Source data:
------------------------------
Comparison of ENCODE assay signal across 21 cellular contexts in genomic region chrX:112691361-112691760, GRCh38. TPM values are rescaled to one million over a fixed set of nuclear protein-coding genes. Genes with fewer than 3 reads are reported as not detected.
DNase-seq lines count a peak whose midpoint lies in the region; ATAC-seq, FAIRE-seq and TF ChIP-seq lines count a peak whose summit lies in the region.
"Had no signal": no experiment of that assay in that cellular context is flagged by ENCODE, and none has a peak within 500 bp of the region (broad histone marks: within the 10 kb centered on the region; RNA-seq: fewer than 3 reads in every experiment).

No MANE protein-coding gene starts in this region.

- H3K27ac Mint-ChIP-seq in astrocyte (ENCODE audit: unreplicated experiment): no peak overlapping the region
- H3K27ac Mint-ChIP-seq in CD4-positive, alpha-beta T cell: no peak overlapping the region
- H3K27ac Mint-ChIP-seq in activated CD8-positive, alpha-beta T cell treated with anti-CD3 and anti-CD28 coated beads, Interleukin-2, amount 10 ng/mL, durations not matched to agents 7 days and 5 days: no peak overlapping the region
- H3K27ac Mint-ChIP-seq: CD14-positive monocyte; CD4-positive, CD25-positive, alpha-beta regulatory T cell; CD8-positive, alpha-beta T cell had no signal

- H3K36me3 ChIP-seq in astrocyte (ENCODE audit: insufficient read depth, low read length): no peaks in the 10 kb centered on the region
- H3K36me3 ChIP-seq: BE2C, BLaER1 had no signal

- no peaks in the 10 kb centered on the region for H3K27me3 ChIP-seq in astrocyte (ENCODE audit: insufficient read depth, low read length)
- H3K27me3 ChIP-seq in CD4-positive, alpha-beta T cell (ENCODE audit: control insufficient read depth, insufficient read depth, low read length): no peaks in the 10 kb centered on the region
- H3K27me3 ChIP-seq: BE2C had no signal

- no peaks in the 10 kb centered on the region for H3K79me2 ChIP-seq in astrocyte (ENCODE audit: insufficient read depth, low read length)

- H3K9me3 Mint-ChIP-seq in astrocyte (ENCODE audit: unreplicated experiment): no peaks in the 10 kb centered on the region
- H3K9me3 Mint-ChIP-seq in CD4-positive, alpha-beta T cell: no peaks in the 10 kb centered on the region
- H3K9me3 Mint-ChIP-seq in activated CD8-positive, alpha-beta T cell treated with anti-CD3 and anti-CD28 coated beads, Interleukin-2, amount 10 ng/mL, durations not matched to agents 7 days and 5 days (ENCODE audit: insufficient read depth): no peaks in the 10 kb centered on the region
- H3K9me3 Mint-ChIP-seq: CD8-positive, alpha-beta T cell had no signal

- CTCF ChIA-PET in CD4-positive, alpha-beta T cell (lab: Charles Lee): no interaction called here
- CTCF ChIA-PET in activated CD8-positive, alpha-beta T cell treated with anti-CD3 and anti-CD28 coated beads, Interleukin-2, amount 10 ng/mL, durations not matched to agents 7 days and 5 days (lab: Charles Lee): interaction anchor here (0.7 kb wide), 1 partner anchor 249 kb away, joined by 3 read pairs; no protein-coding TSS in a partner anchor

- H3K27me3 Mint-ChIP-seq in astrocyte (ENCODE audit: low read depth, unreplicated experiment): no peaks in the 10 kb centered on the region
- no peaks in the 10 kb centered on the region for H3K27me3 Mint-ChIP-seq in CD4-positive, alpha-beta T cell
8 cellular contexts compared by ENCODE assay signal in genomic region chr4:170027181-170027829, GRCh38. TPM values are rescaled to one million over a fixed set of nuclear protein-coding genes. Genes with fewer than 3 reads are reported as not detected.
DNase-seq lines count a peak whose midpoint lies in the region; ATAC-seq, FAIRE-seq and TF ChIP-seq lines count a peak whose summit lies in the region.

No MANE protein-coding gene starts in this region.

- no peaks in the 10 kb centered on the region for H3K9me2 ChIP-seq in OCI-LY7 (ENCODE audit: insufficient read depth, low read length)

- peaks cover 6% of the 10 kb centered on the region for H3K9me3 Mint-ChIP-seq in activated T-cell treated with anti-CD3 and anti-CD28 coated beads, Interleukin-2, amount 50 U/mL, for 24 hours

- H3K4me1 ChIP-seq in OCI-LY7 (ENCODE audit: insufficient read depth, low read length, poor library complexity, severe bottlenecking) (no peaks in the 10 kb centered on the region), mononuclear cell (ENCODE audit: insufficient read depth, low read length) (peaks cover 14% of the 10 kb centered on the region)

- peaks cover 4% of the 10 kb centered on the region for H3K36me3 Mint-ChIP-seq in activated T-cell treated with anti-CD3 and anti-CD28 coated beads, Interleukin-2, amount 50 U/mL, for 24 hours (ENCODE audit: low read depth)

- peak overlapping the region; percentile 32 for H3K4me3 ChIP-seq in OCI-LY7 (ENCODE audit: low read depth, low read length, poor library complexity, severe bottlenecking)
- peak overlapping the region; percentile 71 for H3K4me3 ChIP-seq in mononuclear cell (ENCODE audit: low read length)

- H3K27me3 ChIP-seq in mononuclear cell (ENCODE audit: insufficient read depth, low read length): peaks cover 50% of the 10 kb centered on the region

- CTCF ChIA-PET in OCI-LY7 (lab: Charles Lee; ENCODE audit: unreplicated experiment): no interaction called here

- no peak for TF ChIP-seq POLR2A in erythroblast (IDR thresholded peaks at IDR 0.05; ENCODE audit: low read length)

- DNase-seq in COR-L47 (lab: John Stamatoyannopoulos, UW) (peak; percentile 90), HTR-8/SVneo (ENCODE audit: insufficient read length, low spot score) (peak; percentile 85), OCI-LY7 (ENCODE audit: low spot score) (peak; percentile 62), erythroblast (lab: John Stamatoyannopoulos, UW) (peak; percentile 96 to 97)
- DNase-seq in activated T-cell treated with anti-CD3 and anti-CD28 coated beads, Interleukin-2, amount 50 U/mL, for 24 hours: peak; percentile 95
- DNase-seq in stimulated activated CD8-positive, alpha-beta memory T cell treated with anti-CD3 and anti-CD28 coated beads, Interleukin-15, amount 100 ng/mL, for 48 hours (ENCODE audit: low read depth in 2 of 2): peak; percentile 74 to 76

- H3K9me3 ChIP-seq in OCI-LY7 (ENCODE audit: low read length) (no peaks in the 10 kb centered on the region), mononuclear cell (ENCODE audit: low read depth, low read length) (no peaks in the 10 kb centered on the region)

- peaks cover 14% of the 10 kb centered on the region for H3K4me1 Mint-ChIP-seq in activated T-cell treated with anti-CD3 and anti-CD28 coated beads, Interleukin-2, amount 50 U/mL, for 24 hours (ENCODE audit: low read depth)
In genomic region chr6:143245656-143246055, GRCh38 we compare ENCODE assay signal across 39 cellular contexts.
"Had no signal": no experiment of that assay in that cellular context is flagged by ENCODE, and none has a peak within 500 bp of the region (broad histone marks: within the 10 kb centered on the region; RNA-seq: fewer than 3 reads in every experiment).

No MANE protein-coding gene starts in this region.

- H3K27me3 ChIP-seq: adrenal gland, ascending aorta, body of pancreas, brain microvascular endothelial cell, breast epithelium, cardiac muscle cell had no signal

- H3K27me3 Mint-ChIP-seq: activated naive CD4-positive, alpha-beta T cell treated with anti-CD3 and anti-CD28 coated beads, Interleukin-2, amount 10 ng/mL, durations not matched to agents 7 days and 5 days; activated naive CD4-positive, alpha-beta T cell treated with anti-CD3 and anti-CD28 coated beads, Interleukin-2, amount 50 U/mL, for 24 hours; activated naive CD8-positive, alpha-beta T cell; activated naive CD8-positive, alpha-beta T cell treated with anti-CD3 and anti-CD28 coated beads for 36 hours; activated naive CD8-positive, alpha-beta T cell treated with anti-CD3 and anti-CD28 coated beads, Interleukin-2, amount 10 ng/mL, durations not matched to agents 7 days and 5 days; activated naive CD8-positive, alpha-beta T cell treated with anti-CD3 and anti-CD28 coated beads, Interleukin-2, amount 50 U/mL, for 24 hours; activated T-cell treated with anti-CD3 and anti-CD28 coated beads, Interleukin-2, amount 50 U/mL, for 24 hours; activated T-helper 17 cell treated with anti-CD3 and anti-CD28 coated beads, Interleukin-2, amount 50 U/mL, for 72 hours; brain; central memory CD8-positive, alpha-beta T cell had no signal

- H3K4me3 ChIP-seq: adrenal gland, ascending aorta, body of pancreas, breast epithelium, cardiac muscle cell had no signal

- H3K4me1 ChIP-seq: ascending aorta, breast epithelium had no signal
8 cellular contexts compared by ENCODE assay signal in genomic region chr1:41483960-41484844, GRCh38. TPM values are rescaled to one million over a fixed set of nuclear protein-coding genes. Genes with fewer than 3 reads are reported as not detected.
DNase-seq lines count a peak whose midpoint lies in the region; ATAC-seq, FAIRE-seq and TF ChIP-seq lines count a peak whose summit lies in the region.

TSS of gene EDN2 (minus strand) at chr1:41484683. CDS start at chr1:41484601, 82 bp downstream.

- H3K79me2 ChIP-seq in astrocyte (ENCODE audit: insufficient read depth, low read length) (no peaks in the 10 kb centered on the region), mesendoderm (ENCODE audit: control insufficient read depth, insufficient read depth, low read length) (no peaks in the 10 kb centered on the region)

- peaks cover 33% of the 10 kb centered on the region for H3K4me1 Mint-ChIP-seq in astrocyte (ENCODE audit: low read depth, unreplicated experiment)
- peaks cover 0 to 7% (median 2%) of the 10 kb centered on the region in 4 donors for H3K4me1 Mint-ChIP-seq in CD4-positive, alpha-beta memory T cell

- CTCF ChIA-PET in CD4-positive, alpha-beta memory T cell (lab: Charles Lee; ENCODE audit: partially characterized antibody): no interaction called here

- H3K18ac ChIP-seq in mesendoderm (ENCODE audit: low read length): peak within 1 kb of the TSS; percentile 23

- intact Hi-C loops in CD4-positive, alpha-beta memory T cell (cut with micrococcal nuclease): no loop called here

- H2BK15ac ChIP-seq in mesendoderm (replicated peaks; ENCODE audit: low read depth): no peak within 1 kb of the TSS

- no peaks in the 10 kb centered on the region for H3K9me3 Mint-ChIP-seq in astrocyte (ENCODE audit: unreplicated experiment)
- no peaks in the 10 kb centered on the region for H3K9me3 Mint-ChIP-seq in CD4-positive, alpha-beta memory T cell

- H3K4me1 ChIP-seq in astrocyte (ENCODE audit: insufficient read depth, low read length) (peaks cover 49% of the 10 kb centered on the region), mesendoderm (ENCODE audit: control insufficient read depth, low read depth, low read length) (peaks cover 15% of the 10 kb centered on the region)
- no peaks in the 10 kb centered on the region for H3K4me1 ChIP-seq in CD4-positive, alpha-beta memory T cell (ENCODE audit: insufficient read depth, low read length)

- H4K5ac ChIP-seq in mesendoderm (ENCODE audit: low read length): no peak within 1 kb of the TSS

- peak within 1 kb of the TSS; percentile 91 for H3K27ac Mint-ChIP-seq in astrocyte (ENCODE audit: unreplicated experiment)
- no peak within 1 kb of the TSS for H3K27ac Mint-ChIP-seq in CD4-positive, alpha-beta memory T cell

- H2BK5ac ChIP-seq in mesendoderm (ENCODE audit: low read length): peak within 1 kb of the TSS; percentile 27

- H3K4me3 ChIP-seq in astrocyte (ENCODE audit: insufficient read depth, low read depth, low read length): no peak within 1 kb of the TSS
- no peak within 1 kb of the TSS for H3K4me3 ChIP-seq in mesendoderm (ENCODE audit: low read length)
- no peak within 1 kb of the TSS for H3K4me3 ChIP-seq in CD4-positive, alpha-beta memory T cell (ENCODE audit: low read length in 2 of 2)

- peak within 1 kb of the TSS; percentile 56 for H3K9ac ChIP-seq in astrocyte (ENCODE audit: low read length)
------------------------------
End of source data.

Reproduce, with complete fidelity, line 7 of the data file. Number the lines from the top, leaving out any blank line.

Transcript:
- H3K27ac Mint-ChIP-seq in activated CD8-positive, alpha-beta T cell treated with anti-CD3 and anti-CD28 coated beads, Interleukin-2, amount 10 ng/mL, durations not matched to agents 7 days and 5 days: no peak overlapping the region